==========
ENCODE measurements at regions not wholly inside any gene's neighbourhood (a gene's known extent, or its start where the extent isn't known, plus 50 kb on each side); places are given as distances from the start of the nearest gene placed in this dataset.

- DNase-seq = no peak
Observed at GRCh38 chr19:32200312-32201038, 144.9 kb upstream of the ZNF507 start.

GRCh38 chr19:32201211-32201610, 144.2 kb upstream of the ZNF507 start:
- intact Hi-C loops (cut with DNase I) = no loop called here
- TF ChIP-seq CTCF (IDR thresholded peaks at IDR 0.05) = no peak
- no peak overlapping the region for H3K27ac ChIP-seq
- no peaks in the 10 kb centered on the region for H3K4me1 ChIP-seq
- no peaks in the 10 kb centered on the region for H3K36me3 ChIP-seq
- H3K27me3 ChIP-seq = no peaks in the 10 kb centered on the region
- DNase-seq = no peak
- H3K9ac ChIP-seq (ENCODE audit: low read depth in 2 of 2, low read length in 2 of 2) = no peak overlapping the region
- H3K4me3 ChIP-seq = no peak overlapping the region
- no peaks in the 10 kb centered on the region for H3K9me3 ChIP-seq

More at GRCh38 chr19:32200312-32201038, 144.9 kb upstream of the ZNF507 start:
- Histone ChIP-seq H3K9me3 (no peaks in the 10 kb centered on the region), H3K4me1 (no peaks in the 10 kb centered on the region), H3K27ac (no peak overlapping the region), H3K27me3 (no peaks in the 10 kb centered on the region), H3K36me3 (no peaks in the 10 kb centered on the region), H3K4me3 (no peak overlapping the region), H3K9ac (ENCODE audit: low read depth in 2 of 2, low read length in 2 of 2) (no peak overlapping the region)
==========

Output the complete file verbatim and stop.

ENCODE measurements at regions not wholly inside any gene's neighbourhood (a gene's known extent, or its start where the extent isn't known, plus 50 kb on each side); places are given as distances from the start of the nearest gene placed in this dataset.

- DNase-seq = no peak
Observed at GRCh38 chr19:32200312-32201038, 144.9 kb upstream of the ZNF507 start.

GRCh38 chr19:32201211-32201610, 144.2 kb upstream of the ZNF507 start:
- intact Hi-C loops (cut with DNase I) = no loop called here
- TF ChIP-seq CTCF (IDR thresholded peaks at IDR 0.05) = no peak
- no peak overlapping the region for H3K27ac ChIP-seq
- no peaks in the 10 kb centered on the region for H3K4me1 ChIP-seq
- no peaks in the 10 kb centered on the region for H3K36me3 ChIP-seq
- H3K27me3 ChIP-seq = no peaks in the 10 kb centered on the region
- DNase-seq = no peak
- H3K9ac ChIP-seq (ENCODE audit: low read depth in 2 of 2, low read length in 2 of 2) = no peak overlapping the region
- H3K4me3 ChIP-seq = no peak overlapping the region
- no peaks in the 10 kb centered on the region for H3K9me3 ChIP-seq

More at GRCh38 chr19:32200312-32201038, 144.9 kb upstream of the ZNF507 start:
- Histone ChIP-seq H3K9me3 (no peaks in the 10 kb centered on the region), H3K4me1 (no peaks in the 10 kb centered on the region), H3K27ac (no peak overlapping the region), H3K27me3 (no peaks in the 10 kb centered on the region), H3K36me3 (no peaks in the 10 kb centered on the region), H3K4me3 (no peak overlapping the region), H3K9ac (ENCODE audit: low read depth in 2 of 2, low read length in 2 of 2) (no peak overlapping the region)